Gays: pride, not Prop 8
John Poole five years ago moved to Utah from Laguna Beach, Calif., enjoying Park City’s lifestyle and what he sees as the city’s welcoming attitude toward gays.
Poole, who is gay and lives on a part-time basis in Old Town, realizes Parkites had little influence on California voters who passed Proposition 8 on Election Day, a polarizing ballot measure that takes away the right of gays to marry in California. Poole on Saturday, though, joined a demonstration in Salt Lake City against The Church of Jesus Christ of Latter-day Saints, a nationwide target of gay and lesbian activists and their supporters for the Mormon role in the passage of Proposition 8.
Carrying a pink-colored ‘Speak Up for Equality’ sign, Poole marched through downtown Salt Lake City with demonstrators holding signs and chanting slogans. Police officers monitored them along the route. Poole mentioned the Mormon Church while he talked about the ballot measure’s passage.
"I think we should have equal rights and equal protections under the law," he said. "I think it’s wrong for someone to be singled out."
There did not appear to be large numbers of people from Park City or surrounding Summit County at the march, but the dispute about Proposition 8 seems to have generated widespread interest in Park City.
Many Parkites have roots in California, and Park City has long been seen as one of the few places in Utah that is friendly to gays. Voters in Summit County in 2004 rejected an amendment to the Utah Constitution defining marriage as strictly between a man and a woman, one of only two counties to reject the successful ballot measure.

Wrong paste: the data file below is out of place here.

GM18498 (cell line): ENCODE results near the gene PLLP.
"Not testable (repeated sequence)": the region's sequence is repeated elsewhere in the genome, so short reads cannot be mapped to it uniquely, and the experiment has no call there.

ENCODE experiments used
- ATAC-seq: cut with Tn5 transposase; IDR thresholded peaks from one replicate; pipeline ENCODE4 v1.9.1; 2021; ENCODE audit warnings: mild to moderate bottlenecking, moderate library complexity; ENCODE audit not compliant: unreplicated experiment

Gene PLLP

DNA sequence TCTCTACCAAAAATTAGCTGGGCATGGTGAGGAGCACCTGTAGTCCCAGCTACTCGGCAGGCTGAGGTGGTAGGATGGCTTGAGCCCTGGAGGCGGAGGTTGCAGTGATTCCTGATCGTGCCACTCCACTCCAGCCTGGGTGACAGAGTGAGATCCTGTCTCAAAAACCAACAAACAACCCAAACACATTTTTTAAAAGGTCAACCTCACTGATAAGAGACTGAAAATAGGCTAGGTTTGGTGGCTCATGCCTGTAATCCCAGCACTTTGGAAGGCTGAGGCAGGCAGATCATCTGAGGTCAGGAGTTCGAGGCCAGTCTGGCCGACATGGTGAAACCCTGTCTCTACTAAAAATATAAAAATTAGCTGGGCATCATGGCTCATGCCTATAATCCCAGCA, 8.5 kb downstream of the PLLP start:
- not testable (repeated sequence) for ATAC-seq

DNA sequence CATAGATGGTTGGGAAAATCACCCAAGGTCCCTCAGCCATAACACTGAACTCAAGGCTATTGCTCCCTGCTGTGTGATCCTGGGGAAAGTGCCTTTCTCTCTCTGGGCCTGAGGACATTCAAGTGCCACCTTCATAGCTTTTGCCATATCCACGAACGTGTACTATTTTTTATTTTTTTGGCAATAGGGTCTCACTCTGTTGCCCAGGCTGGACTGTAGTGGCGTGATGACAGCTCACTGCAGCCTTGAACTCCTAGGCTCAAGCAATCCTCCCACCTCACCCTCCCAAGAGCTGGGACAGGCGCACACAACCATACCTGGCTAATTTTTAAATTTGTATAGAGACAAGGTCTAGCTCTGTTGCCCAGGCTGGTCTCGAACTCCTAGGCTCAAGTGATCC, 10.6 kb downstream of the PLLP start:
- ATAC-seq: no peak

Meanwhile, there is talk about gay people boycotting the Sundance Film Festival in January in retaliation for the Mormon Church’s role in Proposition 8. There is normally a substantial gay presence in Park City during Sundance, with there being enough gays visiting during the festival to support the popular Queer Lounge, a gay-friendly networking and party hotspot.
There has not been an organized demonstration in Park City since the Proposition 8 vote. There are typically a series of demonstrations during Sundance, but most are not put together until just before or during the festival. Anti-war protests and animal-rights demonstrators have been commonplace during Sundance in recent years.
Poole said gays are usually not bothered in Utah, but the Mormon Church in the case of Proposition 8, he said, acted inappropriately. He said the ballot measure sets a "precedence for inequality."
"This action causes us to feel they’re imposing their beliefs on us," said Poole, who is a member of the board of directors of Equality Utah, a gay rights group.
People in the crowd on Saturday held signs reading "Gay for a Day," "No More Mr. Nice Gay," "Denying Marital Rights is Gay" and "I Support the Right to be Fabulous," with the word ‘fabulous’ printed in rainbow colors. They chanted "What do we want? Equality. When do we want it? Now."
A group of opposing demonstrators held signs in support of traditional marriage, with one of the signs reading "Marriage between Man & Woman." The Proposition 8 supporters chanted slogans like "Respect our democracy, the people voted." The gay-rights marchers overwhelmed the opposing demonstrators.
Poole splits his time between Chambers Avenue and Emigration Canyon and said there is a "strong gay community in Salt Lake City" and in Park City. He said he does not expect the momentum to wane soon.
"I feel like we have a voice and we have a purpose," Poole said.
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